The commercial aerospace sector holds great opportunity, while the defense side is winding down, recognizes Tim Shillair, new product introduction supply chain and operations manager (NPI SCM/Ops manager) at Crane Aerospace & Electronics in Lynnwood, Washington. Virtually all market analysts tend to favor this view, as do the latest market figures and forecasts.
|News from the I-90 Aerospace Corridor |
Engineers and executives committed to creating a better aerospace future assembled in Coeur d’Alene, Idaho, at the I-90 Corridor Aerospace Expo, hosted by the Idaho Aerospace Alliance, Inland Northwest Aerospace Consortium (INWAC), and American Manufacturer Network. The aerospace community in Spokane – a major city and home to Fairchild Air Force Base in the I-90 corridor – generates roughly $680 million in revenue and employs approximately 12,000 people annually, analysts report. Industry analysts also predict that aerospace manufacturing will grow by 20 percent over the next decade. The information in this article was presented at the I-90 Corridor Aerospace Expo. For more, visit: http://www.intelligent-aerospace.com/_search?q=I-90+corridor&x=0&y=0
Crane, with headquarters in Stamford, Connecticut, boasts 11,500 employees in 150 locations, 26 years in operation, and $2.7 billion in sales. The Crane Aerospace & Electronics division in Lynnwood, Wash., operates 10 aerospace manufacturing locations and achieves $691 million in sales annually -- 70 percent of which hails from the commercial aerospace market sector.
Crane technology can be found on most commercial aircraft, Shillair says. The company’s portfolio of six integrated solutions includes:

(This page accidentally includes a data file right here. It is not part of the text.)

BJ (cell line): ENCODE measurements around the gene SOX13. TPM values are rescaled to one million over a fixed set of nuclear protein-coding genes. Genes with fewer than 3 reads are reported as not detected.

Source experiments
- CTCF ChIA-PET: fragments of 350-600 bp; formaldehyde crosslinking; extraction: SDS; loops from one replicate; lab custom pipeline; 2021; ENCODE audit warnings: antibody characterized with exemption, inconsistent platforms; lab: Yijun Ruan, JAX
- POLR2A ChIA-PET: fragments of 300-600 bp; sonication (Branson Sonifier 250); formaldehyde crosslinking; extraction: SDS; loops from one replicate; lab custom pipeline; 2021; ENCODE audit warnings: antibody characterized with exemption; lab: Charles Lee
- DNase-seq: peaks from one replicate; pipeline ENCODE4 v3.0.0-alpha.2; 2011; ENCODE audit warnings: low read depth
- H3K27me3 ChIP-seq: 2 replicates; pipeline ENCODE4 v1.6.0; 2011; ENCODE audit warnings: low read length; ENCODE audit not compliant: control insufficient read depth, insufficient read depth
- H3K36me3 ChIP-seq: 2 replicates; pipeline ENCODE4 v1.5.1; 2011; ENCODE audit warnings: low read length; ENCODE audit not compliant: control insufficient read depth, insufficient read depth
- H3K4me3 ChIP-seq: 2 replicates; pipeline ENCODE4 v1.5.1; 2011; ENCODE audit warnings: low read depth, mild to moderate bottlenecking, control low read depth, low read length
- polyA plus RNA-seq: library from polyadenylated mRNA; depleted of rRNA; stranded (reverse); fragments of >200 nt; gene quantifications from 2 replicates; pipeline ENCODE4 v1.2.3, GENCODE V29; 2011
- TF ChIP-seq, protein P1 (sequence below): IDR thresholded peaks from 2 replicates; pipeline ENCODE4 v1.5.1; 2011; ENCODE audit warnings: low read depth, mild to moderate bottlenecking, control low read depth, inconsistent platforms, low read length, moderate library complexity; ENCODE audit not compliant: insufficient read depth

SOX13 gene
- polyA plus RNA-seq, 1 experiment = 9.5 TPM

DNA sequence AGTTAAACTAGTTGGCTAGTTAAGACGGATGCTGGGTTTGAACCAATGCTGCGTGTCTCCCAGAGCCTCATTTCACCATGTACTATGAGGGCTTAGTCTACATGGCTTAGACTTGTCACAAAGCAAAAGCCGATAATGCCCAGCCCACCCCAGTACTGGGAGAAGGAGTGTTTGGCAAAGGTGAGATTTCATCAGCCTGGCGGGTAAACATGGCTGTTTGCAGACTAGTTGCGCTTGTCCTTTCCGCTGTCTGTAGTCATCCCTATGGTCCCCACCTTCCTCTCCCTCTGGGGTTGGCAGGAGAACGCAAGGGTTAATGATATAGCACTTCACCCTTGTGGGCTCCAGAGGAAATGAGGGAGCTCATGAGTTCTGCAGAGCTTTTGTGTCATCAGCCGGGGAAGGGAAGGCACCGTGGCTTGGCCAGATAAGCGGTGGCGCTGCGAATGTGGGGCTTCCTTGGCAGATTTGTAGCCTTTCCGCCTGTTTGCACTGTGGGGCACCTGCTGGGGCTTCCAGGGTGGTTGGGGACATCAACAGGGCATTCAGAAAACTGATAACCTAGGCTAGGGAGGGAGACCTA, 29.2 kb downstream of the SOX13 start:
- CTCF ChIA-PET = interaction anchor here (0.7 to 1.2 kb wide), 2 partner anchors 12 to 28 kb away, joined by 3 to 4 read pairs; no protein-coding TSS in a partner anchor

- Antiskid braking for aerospace landing gear (electronic systems)
- High-reliability sensing for critical systems
- Application-critical fluid components
- Power electronics
- Actuation under cabin seating (“flying on every large commercial aircraft today,” Shillair notes)
- Microwave components and systems, such as for radar, satellite, and other space applications, including a space fence project for tracking space debris with Lockheed Martin
Shillair outlined several interested aerospace trends he is seeing and predicts will continue; they are:
“Demand for travel is driving growth in commercial aerospace. Along with this growth is an increasing drive for efficiency,” Shillair says.
The aerospace sector employed 1.2 million directly and 3.2 million indirectly last year, and 2016 is expected to see another 40,000 jobs added in the U.S.
2015 was the most profitable year in history for airlines: 75 percent year-over-year increase in profit, to the tune of $30 billion.
Airbus has been aggressive in pursuing new supplies and systems, resulting in both challenges and opportunities. The Toulouse, France-based airframe manufacturer is closing in on Boeing’s cost averages, Shillair admits. In turn, cost-down initiatives are putting pressure on the supply chain to deliver advanced, reliable, safety-critical components and systems at low cost. Even so, opportunities lie in airframe manufacturers’ record, 10-year backlogs, even in the face of increasing build rates – including ramping up production rates by nearly 200 percent to roughly 1500 aircraft per year.
The aerospace supply chain is experiencing cost pressure from original equipment manufacturers (OEMs). Tier 1 and Tier 2 suppliers are increasingly choosing the option that is “technically adequate, best cost,” Shillair observes.
OEMs are also encroaching into the spares market, selling products at cost to airframers and making up some [revenue] by selling aftermarket spares – but that market is eroding, Shillair says.
Top-tier aerospace organizations are actively seeking a technical advantage, but are no longer willing to pay more for increased performance, Shillair adds.
Crane is designing more molded parts into systems. It provides weight and cost savings, but development lead times are longer; dimensional tolerances are harder to hit and control. 3D printing, also commonly called additive manufacturing, is right on the horizon, Shillair predicts.
“To win the price battle, we must work with our suppliers to find innovative ways to reduce real cost, not just negotiate price. The objective is to create high-reliability, simple designs that are easy to manufacture at a high yield,” Shillair concludes.
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